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By Joe Kirwin
Dec. 12 — Ireland’s Ministry of Finance, the EU and several other governments have emphatically rejected claims by Oxfam International that the countries are tax havens, with Ireland insisting its corporate tax laws are “fully compliant” with international best practices when it comes to transparency and information exchange.
The Irish government said the country’s low corporate tax rate and patent box—an intellectual property tax incentive—comply with OECD rules and that the country is not simply a jurisdiction to which multinationals move profits in order to benefit from the lower tax rate.
“We only have and want real substantive FDI, the kind that brings real jobs and investment into Ireland,” Irish Ministry of Finance spokesman David Byrne told Bloomberg BNA in a Dec. 12 e-mail statement, in relation to Ireland’s foreign direct investment.
Concerning the 12.5 percent Irish corporate tax rate, Byrne said that as it applies to “a very wide tax base,” it violates no international rules or EU state aid requirements.
Oxfam Dec. 12 issued a report that said the Netherlands, Luxembourg, Cyprus and Ireland were among the 10 “worst” corporate tax havens in the world.
Byrne also rejected claims that the country’s low corporate tax rates attract letterbox companies, a tax arrangement that permits companies to set up subsidiaries with minimum requirements, such as a basic postal address, with little to no commercial substance.
“Ireland has not been and will never be a brass-plate location,” Byrne said.
Responding to claims that the Irish patent box regime means companies get unfair tax breaks, Byrne said that the country’s Knowledge Development Box was the first in the world to be deemed fully compliant with Organization for Economic Co-operation and Development rules by the Forum on Harmful Tax Practices.
In the past year Ireland has also agreed, as part of EU legislation, to implement rules requiring country-by-country tax and profiting reporting by multinational companies.
It has also said that by 2019, it will implement the EU Anti-Tax Avoidance Directive, which includes a range of key OECD base erosion and profit shifting reforms.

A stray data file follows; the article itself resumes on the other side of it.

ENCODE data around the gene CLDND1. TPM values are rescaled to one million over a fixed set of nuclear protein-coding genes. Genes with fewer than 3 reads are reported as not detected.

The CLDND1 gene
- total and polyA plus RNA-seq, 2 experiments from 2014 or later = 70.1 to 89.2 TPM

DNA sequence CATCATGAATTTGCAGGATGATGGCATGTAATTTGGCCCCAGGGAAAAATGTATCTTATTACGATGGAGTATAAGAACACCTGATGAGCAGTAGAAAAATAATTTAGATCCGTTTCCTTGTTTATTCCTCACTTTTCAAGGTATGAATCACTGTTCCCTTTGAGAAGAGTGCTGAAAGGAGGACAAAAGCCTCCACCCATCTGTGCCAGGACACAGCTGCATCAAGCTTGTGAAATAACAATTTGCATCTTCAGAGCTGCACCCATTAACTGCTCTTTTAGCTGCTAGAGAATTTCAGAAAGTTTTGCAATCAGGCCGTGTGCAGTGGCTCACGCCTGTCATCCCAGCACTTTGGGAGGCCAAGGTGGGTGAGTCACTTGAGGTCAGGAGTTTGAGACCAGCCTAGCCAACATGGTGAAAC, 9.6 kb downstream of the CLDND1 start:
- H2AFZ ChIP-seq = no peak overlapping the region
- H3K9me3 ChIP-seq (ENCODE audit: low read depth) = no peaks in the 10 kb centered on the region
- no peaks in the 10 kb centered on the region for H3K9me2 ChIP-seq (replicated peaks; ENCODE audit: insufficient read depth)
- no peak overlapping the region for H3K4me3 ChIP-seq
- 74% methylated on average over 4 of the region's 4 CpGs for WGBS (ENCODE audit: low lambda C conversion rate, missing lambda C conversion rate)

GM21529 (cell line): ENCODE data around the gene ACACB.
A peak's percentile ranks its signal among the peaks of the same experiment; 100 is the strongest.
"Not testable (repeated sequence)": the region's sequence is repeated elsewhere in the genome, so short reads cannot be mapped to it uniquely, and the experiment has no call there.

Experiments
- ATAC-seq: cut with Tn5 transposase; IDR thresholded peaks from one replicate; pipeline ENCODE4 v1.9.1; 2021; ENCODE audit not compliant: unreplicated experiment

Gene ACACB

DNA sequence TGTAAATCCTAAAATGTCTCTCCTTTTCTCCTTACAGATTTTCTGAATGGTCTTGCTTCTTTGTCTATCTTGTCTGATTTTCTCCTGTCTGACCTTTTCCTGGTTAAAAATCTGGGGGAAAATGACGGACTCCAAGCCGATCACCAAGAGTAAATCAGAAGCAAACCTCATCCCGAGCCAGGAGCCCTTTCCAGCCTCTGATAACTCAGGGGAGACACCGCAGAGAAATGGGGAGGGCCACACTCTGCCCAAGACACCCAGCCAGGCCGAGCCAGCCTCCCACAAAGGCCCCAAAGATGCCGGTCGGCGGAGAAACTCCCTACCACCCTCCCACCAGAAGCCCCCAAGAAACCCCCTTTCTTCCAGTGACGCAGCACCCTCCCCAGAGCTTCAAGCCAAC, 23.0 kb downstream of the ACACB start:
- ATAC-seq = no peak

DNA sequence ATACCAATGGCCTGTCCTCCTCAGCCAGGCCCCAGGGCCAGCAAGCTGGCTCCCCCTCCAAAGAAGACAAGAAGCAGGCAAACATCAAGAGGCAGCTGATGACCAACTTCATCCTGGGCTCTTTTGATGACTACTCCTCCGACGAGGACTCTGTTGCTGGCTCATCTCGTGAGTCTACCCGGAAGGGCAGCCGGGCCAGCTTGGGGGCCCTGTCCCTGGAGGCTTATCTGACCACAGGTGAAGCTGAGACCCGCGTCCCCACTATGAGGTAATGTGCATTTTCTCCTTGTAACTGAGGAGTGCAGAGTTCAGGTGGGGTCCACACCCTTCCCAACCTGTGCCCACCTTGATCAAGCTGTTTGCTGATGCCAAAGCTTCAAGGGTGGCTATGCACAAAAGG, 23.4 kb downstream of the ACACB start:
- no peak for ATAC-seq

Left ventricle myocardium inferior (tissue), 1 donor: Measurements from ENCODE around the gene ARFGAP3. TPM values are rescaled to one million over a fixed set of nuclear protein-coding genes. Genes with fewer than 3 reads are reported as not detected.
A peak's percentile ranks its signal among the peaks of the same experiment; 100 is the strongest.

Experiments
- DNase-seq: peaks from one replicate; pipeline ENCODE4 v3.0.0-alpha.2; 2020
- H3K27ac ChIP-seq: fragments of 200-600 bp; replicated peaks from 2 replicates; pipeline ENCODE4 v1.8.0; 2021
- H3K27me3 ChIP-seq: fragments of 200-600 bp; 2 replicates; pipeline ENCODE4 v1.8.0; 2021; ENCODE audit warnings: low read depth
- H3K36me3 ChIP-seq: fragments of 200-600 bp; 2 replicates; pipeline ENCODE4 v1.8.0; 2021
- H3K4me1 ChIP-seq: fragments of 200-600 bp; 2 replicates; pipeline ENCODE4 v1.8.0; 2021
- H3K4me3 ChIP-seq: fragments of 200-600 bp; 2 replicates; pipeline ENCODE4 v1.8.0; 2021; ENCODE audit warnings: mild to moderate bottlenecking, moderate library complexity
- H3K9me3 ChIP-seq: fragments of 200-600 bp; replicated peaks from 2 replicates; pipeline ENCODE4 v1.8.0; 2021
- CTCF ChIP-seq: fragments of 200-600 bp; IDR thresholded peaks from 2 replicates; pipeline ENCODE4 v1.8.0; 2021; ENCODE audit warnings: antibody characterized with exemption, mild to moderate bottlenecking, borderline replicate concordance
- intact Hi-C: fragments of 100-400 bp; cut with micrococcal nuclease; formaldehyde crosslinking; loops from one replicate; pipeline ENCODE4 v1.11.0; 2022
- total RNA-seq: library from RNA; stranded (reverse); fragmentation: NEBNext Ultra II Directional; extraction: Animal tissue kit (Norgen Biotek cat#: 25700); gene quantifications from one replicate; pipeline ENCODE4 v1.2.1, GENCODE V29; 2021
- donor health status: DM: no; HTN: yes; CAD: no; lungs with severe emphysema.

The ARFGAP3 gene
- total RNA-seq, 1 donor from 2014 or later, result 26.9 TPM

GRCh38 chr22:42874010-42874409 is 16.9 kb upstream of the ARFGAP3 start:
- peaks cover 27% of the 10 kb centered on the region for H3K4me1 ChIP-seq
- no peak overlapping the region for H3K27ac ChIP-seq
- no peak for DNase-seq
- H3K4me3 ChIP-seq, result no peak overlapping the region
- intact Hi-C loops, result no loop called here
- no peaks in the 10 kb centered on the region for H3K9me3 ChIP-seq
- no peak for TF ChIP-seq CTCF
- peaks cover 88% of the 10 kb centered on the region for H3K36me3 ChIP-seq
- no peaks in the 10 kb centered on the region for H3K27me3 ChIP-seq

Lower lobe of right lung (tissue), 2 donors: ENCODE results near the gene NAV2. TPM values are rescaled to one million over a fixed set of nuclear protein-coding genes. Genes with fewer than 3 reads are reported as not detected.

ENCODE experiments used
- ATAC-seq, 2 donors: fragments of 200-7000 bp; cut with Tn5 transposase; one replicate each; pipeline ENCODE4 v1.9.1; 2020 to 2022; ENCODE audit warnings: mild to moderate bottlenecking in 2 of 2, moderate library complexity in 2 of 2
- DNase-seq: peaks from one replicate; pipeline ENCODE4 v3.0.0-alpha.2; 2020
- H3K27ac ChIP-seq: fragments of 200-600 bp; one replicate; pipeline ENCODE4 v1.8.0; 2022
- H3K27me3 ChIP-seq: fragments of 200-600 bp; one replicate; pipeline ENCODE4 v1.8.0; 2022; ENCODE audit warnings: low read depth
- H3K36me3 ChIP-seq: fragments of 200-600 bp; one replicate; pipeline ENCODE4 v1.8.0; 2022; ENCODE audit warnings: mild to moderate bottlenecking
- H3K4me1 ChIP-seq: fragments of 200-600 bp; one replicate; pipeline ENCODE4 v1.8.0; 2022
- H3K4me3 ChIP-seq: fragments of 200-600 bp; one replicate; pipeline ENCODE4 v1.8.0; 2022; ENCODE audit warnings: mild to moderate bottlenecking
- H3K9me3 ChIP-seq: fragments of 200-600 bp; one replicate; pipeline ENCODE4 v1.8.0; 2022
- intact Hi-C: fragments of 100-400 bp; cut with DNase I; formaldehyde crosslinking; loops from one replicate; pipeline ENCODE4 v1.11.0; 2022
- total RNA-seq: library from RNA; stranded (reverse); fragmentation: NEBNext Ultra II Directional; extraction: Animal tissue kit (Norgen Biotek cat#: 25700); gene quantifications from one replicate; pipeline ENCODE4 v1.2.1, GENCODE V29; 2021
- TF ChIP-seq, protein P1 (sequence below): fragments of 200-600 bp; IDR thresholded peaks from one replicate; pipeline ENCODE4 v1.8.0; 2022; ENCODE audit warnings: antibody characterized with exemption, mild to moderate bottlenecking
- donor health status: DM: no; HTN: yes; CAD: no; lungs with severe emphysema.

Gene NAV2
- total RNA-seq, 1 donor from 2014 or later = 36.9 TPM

Ireland is currently locked in an intense legal battle with the European Commission, which in August insisted the Irish government must force Apple Inc. to pay 13 billion euros ($13.7 billion) in back taxes.
The European Commission claims that a tax ruling the Irish government agreed with Apple in the early 1990s allowed the company to shift its non-U.S. profits via Ireland with minimal taxation and therefore violated EU state aid rules.
The Irish government is appealing the matter before the European Court of Justice.
The European Commission and several governments also rejected Oxfam’s claims.
The Netherlands is ranked No. 3 on the list behind Bermuda and the Cayman Islands, with Ireland ranked No. 6, Luxembourg No. 7 and Cypress No. 10.
“The European Commission does not agree that EU member states should be on this list,’' a commission spokesperson told Bloomberg BNA via email. “All member states have not only committed to implement the new global standards on transparency and fair taxation (BEPS) but have also agreed on EU law to implement these in a swift and coordinated way.”
The Dutch Ministry of Finance told Bloomberg BNA in an e-mail statement that it “does not recognize’’ the conclusions drawn by Oxfam.
“The Netherlands have a corporate tax rate of 25 percent,’' the Dutch finance ministry official said. “The Netherlands also actively cooperate with international initiatives to tackle base erosion and profit shifting within the OECD, as well as within the EU.”
The ministry also noted that under the Dutch presidency of the EU, which took place during the first six months of 2016, the Netherlands guided to conclusion key EU legislation to combat corporate tax avoidance and evasion. These include legislation that requires multinational companies to report country by country profits and taxes paid to national tax authorities, as well as the EU Anti-Tax Avoidance Directive.
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